@Lilibeth: we’re practically neighbors pala. we should have an EB!

    Aug 29, 2009 | 11:08 am

  224. Pidring Marusing says:

    Breakfast: fresh carabaos milk over fried rice and rock salt, those tiny longanisa hanging on sari-sari stores and hot pandesal with peanut butter.

    Lunch: Ginataang kamansi with lots of labuyo peppers spread over rice on a banana leaf and grilled tuyo.

    Dinner: Pindang Damulag that is almost getting sour but still sweet with bagoong and tomatoes on the side, then pouring a little bit of the oil over steaming rice and rock salt.

    Insert in between those meals halo halo, pancit palabok and balut. I’ll die smiling if I had all this on my last days.

    Aug 29, 2009 | 12:08 pm

  225. carina says:

    champorado :D guess I have to ask Nanay to cook it this weekend :)

    Aug 29, 2009 | 12:41 pm

  226. bebot says:

    @Lilibeth, Sorry to read about your misfortune but glad that you’re okay. Had same experience at the basement parking at the hospital I am working..smashed the passenger front window, nothing lifted. I’ve been told that possibly young kids on summer vacation working out there hormones, and turns out not an isolated incident coz the following night 2 more cars been vandalized. Cheer up and let start cooking (sorry Mr MM ;) off topic)

    Aug 29, 2009 | 2:04 pm

  227. betty q. says:

    Lilibeth, Bebot: what you went through is not an isolated incident. Even those working for or connected with law enforcement have gone through the same incident at one time or another. I have learned to accept the fact thatwhat matters is your safety. What they lifted are just MATERIAL THINGS that can be replaced! o, take a deep breathe and just release your frustrations in the kitchen! IT WORKS!!!…or just close your eyes and think of the COMFORT FOOD!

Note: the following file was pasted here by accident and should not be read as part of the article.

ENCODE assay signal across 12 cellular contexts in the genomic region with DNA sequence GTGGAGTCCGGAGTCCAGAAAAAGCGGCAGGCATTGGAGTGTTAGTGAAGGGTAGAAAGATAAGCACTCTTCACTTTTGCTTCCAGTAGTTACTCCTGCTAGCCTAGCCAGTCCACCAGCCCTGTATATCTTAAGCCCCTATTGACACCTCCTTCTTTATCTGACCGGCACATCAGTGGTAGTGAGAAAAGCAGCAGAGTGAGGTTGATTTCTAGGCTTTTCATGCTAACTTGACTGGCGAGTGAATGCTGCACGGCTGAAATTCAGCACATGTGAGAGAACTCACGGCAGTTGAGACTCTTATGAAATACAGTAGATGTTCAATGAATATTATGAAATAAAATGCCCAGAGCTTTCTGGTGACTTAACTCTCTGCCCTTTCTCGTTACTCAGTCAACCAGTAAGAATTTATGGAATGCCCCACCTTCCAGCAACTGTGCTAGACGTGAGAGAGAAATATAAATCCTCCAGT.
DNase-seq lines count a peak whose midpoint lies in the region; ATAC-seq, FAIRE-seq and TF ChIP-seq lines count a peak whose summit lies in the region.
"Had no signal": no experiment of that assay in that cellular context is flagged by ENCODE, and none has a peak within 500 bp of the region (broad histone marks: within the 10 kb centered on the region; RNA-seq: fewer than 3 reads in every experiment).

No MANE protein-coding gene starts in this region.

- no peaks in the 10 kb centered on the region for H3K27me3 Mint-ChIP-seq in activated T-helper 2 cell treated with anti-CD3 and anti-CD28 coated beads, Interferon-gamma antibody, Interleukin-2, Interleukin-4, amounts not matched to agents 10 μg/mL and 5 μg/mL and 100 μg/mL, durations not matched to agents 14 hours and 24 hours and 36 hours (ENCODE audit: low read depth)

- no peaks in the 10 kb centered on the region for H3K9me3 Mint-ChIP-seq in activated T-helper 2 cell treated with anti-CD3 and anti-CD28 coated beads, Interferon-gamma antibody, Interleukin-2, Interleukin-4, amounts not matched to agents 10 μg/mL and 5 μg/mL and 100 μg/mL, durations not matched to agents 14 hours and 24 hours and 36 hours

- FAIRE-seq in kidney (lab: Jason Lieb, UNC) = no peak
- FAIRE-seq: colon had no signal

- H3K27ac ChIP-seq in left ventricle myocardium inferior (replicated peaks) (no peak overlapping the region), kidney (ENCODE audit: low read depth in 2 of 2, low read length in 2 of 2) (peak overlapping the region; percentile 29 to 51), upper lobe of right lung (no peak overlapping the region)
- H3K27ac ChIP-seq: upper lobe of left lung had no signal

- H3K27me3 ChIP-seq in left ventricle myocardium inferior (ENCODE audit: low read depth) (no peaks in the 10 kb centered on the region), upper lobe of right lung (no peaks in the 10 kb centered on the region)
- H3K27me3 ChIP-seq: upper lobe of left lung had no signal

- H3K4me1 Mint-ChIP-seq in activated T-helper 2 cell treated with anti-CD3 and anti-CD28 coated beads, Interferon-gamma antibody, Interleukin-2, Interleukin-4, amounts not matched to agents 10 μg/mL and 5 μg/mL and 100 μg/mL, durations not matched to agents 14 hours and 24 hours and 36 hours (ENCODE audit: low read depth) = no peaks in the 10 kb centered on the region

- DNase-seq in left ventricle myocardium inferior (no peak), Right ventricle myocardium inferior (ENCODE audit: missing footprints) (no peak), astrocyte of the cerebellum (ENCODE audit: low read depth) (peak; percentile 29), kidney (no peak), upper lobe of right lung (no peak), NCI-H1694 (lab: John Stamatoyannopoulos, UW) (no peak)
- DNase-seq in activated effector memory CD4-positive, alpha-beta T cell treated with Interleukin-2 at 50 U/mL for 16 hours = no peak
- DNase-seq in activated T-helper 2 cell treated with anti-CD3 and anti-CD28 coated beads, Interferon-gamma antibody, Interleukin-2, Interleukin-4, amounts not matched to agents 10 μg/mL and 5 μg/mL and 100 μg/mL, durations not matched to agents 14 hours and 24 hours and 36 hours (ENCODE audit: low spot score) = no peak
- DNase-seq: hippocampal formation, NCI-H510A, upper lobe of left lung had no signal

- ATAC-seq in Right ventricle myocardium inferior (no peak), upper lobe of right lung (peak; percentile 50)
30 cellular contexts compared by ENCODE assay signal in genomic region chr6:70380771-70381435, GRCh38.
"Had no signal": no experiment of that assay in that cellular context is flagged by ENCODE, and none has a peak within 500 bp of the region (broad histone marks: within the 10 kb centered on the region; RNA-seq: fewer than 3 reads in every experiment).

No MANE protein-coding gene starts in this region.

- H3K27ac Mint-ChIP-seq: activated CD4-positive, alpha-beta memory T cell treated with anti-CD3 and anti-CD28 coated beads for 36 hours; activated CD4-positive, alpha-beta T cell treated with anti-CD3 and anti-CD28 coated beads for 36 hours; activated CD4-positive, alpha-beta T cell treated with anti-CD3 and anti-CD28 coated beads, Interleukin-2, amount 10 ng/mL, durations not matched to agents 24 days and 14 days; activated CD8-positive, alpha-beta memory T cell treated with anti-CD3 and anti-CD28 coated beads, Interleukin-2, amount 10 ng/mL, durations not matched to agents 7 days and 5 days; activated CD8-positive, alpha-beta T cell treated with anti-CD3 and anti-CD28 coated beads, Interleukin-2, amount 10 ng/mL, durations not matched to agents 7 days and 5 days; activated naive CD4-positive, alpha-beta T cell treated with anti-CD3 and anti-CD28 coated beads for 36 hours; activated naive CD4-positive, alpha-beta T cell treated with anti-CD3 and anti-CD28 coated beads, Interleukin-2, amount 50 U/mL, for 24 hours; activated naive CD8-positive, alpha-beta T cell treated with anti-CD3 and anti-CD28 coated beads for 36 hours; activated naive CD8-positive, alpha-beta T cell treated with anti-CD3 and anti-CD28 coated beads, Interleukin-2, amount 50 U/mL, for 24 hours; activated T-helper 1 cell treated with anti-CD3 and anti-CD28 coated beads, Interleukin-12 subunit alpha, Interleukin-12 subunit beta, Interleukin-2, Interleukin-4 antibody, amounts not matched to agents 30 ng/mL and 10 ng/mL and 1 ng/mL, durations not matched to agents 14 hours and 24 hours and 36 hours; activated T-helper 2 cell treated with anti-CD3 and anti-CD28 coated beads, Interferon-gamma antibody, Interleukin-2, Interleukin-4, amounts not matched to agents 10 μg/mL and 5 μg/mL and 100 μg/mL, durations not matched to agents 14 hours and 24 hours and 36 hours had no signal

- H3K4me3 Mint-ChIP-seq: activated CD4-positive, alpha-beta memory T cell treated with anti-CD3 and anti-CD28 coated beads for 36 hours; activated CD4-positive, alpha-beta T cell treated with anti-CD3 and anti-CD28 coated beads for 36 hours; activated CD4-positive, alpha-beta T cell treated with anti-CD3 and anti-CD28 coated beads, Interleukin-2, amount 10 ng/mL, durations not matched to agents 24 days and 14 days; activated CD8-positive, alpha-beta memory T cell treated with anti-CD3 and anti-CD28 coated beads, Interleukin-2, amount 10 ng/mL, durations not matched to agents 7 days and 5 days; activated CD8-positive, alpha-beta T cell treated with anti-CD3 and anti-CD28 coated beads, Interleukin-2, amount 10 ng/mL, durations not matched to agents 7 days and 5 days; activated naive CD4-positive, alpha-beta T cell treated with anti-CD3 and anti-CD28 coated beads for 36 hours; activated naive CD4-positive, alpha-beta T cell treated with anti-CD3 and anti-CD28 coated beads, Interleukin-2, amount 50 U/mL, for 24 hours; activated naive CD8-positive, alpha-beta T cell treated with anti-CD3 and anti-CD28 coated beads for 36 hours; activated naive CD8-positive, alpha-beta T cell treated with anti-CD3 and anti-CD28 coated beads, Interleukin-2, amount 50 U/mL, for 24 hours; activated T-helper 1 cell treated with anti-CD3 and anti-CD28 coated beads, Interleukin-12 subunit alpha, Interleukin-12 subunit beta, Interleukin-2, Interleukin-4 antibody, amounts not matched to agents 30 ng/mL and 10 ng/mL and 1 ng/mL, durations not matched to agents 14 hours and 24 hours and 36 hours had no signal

Aug 29, 2009 | 2:17 pm

  228. bebot says:

    @betty q: he.he.he Thanks for the advise and the wisdom : )

    Aug 29, 2009 | 2:19 pm

  229. jun b says:

    one more thing that my mom teach me to it during rainy days is Gatas by kalabaw with rice and saint or tuyo. sounds weird but kinda miss it specially pag sinusibuan nya ok with her bare hands. memories memories ……

    Aug 29, 2009 | 6:49 pm

  230. jun b says:

    sorry iPhone autocorrection doesn’t work well on Tagalog words. I meant to say gatas ng kalabaw on rice with daing or tuyo

    Aug 29, 2009 | 6:52 pm

  231. Jill Elicano-Tan says:

    I miss the mango “halaya” we would have at the end of every summer. I remember how the cooks would mix it for what seemed like days, and we would savor each teaspoonful out of the jars they were packed in.

    I also miss Ambassador’s sweet and sour pork, and Peacock’s Mango Pudding. My age is showing because those 2 restos were from the 80s and early 90s pa. Puff Mommy made a mango cheesecake that was a close 2nd to the Mango Pudding, but I think they recently stopped making it. =( sigh….

    Aug 29, 2009 | 9:29 pm

  232. victoria says:

    adobo flying saucer sandwiches. grilled sardine and cheese sandwiches. bola bola of remy the cook.

    gah. i miss those days

    Aug 29, 2009 | 10:56 pm

  233. atbnorge says:

    My favourite comfort food of all time is Ginataang Bilu-Bilo; saka kahit na anong prutas d’yan sa Pilipinas. Pero dito sa Norway, hindi ako nasisiyahan sa de-latang gata ng niyog. So, nag-switch ako ng comfort food; kapag gusto ko ng lutong Pilipino, pansit ang niluluto ko o kaya ay pinangat na isda. Nagsisigang din ako ng cod at nagpapaksiw ng mackerell. anything Filipino talaga, masarap para sa akin.

    Aug 30, 2009 | 2:11 am

  234. Lilibeth says: